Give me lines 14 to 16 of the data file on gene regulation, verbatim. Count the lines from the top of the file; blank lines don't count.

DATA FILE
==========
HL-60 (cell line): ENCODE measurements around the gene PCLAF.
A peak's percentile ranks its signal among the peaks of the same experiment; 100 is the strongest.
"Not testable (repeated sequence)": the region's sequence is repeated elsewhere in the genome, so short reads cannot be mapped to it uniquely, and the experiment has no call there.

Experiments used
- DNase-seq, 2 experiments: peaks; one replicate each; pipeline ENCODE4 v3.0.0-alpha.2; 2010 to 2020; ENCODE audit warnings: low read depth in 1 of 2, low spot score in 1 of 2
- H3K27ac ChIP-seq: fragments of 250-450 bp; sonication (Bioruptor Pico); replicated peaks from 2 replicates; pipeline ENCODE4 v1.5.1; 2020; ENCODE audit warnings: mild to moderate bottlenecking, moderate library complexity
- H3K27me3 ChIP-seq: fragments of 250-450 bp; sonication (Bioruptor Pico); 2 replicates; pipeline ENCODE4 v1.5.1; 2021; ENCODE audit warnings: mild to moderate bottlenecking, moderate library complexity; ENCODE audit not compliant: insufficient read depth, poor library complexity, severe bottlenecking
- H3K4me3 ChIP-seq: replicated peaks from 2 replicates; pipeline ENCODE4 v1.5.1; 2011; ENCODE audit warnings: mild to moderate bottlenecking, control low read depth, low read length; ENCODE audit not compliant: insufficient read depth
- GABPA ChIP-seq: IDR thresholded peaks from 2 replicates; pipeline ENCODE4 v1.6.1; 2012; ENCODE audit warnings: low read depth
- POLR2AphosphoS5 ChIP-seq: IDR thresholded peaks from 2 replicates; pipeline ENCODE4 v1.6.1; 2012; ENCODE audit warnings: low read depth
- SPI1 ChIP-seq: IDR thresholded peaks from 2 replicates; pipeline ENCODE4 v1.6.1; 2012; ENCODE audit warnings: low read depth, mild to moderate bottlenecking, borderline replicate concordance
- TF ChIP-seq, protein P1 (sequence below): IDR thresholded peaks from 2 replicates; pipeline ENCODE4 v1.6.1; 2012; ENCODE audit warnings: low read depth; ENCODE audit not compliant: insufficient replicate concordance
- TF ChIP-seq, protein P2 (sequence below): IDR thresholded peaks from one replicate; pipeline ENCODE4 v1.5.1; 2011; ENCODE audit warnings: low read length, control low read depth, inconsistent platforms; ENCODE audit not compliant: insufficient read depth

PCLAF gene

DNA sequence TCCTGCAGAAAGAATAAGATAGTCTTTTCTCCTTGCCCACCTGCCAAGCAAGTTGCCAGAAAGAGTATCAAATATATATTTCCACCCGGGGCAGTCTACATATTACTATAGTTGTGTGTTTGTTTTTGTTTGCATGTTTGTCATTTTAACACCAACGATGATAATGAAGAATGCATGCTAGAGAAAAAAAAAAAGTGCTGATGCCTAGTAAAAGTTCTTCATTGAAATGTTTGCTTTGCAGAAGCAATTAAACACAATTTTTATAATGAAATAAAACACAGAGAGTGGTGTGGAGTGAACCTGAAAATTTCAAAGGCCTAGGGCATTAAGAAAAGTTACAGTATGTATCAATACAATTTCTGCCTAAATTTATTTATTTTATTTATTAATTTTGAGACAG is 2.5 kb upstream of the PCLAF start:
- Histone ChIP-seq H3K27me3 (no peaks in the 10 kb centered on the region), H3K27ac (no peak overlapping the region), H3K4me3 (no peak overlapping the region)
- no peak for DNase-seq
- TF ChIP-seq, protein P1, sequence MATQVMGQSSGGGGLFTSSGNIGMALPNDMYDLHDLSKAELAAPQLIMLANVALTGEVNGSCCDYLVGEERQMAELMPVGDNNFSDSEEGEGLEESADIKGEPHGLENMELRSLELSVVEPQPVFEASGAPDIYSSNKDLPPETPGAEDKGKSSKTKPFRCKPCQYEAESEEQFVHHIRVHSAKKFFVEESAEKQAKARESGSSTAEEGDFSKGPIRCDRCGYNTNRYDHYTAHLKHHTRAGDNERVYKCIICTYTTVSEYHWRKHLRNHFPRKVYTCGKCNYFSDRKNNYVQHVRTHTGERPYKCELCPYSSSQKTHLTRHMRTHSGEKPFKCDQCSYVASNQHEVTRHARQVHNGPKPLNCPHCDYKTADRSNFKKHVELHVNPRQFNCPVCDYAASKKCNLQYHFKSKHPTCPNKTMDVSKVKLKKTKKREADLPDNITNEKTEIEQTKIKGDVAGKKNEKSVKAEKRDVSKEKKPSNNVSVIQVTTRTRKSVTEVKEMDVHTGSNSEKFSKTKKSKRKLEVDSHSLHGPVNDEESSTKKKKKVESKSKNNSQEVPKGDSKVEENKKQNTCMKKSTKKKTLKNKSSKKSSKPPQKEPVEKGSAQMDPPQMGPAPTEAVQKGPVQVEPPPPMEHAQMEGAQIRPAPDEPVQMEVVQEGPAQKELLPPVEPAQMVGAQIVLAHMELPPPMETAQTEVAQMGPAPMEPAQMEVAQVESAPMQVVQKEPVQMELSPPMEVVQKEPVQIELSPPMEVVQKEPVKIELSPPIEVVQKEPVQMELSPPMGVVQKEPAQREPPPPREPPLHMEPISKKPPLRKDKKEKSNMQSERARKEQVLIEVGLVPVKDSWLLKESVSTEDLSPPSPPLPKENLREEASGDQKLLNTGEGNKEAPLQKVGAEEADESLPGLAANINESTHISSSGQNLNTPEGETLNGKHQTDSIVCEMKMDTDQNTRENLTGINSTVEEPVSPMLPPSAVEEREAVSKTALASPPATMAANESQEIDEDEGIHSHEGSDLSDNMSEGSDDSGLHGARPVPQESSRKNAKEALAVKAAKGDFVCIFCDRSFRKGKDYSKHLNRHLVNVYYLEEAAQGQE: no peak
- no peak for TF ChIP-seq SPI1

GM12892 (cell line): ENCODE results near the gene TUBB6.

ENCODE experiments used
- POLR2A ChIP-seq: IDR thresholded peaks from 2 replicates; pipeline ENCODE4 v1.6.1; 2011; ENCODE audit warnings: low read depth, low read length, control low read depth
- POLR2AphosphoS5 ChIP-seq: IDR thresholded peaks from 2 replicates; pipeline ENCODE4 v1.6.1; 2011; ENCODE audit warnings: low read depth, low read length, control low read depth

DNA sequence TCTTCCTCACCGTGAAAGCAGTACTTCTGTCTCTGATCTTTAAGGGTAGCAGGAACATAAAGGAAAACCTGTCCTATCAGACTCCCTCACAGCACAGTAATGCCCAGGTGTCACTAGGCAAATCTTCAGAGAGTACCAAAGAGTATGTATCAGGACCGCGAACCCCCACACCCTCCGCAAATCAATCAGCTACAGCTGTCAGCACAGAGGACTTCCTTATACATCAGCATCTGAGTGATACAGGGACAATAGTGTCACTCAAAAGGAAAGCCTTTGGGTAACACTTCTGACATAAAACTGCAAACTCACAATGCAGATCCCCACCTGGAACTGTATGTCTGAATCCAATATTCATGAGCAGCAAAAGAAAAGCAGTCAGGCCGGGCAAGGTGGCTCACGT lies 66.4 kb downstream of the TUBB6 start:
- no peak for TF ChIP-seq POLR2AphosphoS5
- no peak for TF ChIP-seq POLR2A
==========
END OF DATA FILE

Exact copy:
PCLAF gene

DNA sequence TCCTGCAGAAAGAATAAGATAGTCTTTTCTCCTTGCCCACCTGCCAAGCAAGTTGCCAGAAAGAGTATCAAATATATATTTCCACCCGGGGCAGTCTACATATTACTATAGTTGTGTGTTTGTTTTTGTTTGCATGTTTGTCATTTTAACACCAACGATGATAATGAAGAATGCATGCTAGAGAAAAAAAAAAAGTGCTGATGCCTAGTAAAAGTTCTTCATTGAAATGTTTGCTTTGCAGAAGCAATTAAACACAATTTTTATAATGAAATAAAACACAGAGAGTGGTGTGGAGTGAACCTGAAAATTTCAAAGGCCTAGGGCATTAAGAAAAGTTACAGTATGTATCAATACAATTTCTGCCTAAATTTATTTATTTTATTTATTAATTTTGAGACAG is 2.5 kb upstream of the PCLAF start:
- Histone ChIP-seq H3K27me3 (no peaks in the 10 kb centered on the region), H3K27ac (no peak overlapping the region), H3K4me3 (no peak overlapping the region)